+0

# Algebra

+1
119
3

Find the unique pair of real numbers (x,y) satisfying

(3x^2 + 6x + 5)(2y^2 + 8y + 10) = 4.

Jul 18, 2021

#1
+78
0

No answer for this since it's very easy to solve, but here's a hint: x and y can be negative, and a negative number squared is positive.

Jul 18, 2021
#2
+78
0

Also, try out imaginary numbers too.

PBJcatalinasandwich  Jul 18, 2021
#3
+115426
+1

Find the unique pair of real numbers (x,y) satisfying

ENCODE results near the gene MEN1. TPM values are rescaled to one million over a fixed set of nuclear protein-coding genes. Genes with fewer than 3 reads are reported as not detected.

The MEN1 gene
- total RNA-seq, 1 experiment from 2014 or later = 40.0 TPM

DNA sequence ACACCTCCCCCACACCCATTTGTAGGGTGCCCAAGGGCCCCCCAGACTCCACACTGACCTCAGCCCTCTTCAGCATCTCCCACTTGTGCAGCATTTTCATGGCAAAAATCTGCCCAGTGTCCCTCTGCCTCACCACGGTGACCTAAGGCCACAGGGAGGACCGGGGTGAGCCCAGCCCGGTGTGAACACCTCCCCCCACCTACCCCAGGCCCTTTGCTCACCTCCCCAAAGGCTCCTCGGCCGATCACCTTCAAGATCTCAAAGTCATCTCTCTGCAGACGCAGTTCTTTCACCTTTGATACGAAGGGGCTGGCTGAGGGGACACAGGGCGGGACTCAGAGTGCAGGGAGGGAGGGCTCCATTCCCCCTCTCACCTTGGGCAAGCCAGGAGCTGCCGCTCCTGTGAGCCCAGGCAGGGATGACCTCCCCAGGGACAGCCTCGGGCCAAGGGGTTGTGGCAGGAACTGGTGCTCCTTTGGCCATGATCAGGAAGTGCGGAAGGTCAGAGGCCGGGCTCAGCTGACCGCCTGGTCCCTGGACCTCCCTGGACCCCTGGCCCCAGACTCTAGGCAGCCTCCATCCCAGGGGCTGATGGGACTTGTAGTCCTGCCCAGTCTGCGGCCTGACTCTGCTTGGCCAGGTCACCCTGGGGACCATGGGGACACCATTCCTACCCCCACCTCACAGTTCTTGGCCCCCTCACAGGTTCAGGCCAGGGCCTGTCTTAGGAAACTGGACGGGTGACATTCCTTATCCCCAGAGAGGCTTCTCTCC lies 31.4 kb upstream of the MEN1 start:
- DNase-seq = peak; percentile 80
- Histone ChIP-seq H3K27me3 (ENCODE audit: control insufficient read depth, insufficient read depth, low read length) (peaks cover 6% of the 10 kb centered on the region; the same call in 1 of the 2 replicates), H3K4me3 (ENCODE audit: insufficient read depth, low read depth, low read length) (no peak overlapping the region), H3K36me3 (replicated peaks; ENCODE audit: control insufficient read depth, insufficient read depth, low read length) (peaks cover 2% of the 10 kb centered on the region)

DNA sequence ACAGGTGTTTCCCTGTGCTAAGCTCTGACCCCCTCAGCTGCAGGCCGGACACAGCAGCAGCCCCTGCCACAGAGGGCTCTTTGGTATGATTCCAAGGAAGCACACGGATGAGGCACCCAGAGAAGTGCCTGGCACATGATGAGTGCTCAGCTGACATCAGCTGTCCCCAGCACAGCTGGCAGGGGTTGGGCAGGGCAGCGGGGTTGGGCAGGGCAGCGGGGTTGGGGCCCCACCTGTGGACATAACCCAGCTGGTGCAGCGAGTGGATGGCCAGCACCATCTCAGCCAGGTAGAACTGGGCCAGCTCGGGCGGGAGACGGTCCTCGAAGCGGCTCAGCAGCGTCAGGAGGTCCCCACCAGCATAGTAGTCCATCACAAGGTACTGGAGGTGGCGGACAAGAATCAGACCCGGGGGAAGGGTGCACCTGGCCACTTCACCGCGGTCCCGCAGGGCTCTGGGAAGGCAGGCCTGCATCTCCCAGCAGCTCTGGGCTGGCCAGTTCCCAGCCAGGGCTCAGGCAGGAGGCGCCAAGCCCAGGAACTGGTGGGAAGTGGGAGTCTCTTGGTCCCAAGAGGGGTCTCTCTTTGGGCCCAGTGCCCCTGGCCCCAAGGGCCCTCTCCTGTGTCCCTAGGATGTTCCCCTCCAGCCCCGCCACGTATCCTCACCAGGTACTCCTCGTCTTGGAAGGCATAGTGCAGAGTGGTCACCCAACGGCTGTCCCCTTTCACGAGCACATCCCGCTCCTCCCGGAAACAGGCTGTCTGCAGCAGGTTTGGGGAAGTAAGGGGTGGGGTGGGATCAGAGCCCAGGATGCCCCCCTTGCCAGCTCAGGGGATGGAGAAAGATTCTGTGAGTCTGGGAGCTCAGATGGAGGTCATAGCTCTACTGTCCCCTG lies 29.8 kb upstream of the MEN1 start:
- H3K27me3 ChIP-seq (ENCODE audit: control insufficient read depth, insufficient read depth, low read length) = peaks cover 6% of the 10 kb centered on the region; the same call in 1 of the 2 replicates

(3x^2 + 6x + 5)(2y^2 + 8y + 10) = 4.

(3x^2 + 6x + 5)*2(y^2 + 4y + 5) = 4.

(3x^2 + 6x + 5)(y^2 + 4y + 5) = 2

try

3x^2 + 6x + 5= 2           and       y^2 + 4y + 5=1

3x^2 + 6x + 3= 0           and       y^2 + 4y + 4= 0

3(x^2+2x+1)=0             and         (y+2)^2=0

3(x+1)^2=0                   and         (y+2)^2=0

x=-1,   y=-2

This is one solution.  I do not know how to show algebraically that it is unique though.

Here is an interactive graph you can play with if you want.  Graphically, the solution is shown to be unique.

https://www.desmos.com/calculator/jhioscwnvo

Jul 19, 2021